TOKYO (Reuters) - U.S. President Donald Trump greeted Japanese Emperor Akihito and Empress Michiko on Monday with a genteel handshake and nod, but no bow, avoiding the pitfall of U.S. President Barack Obama who was criticised at home for his deep bow to the monarch.
Trump, wearing a suit and tie and his wife, Melania, in a long, dark blue dress, were met at the palace entrance by the royal couple, who were both wearing suits.
Trump smiled, shook hands and nodded at the 83-year-old emperor before greeting Michiko as well. The four entered the palace where they chatted through interpreters in footage aired live on television, but without sound as is customary.
After the meeting, Trump shook hands again, and tapped the emperor’s arm repeatedly with his left hand. “Thank you for the great meeting”, he told Akihito. “I’m sure we will meet again”.
Obama came under fire after meeting the emperor in Tokyo in 2009 for what his critics back home said was bowing too low to Akihito. Some U.S. commentators said the U.S. president should not lower his head before foreign monarchs.
Akihito has spent much of his reign working to heal the wounds of World War II, which was waged across Asia in his father’s name, Emperor Hirohito.
Obama also faced criticism from a different quarter - etiquette experts - who noted he combined a bow with an handshake, which is not done in Japan traditionally, whether meeting the emperor or anyone else.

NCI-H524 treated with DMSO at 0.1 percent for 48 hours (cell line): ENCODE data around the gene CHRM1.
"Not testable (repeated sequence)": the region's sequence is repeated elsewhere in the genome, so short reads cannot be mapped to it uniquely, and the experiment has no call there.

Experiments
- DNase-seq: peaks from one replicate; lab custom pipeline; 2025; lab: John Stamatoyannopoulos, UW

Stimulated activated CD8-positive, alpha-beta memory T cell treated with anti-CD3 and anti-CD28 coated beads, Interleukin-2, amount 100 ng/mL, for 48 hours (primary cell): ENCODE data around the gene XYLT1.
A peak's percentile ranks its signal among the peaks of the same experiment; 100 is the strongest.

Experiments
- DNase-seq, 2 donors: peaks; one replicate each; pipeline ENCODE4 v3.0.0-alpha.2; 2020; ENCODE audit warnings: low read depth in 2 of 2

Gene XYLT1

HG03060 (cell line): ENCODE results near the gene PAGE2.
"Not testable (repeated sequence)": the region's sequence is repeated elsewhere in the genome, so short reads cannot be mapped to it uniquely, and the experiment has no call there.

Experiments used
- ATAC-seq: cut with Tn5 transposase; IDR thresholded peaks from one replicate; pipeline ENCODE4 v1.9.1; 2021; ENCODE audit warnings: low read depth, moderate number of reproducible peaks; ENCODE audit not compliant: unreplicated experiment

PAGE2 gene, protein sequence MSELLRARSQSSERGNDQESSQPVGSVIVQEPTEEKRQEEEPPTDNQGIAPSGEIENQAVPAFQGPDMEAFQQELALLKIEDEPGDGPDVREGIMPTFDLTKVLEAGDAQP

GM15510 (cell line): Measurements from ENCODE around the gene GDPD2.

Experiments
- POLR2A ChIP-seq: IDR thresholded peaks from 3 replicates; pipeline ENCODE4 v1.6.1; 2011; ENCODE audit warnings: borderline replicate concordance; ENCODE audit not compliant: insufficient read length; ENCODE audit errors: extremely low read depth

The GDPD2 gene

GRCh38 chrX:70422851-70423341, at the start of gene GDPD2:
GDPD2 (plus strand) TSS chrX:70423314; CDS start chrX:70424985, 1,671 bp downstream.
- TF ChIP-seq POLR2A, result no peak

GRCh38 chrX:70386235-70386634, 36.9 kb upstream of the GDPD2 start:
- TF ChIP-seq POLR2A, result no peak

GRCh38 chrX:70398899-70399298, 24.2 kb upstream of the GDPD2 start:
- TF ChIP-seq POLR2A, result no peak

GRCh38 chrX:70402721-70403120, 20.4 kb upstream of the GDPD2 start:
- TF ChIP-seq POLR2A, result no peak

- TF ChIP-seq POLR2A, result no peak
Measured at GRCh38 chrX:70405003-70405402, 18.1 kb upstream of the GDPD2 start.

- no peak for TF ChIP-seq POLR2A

Japanese guests are not supposed to touch the royal couple or shake hands, but foreign guests often do.
Hillary Clinton shook hands and air-kissed the empress on both cheeks, then took her hand as they entered the palace when she met the royal pair as secretary of state in 2011, a month or so after the triple disasters of an earthquake, tsunami and nuclear meltdown hit northeastern Japan in March of that year.
Traditionalists say that Japan’s Chrysanthemum throne dates back more than 2,000 years. Akihito was the first royal heir in the Japanese imperial family to marry a commoner — a symbol of Japan’s new modernity and confidence.
Japan earlier this year enacted a law clearing the way for Akihito, to step down, clearing the way for the first abdication by a Japanese monarch in nearly two centuries and the accession of his son, Crown Prince Naruhito in late 2018 early 2019.
Akihito’s father, Emperor Hirohito, was considered divine until after Japan’s defeat in World War Two. The current emperor is defined by the constitution as a symbol of the people, and has no political authority although he is widely respected.
Writing and reporting by Linda Sieg; Editing by Michael Perry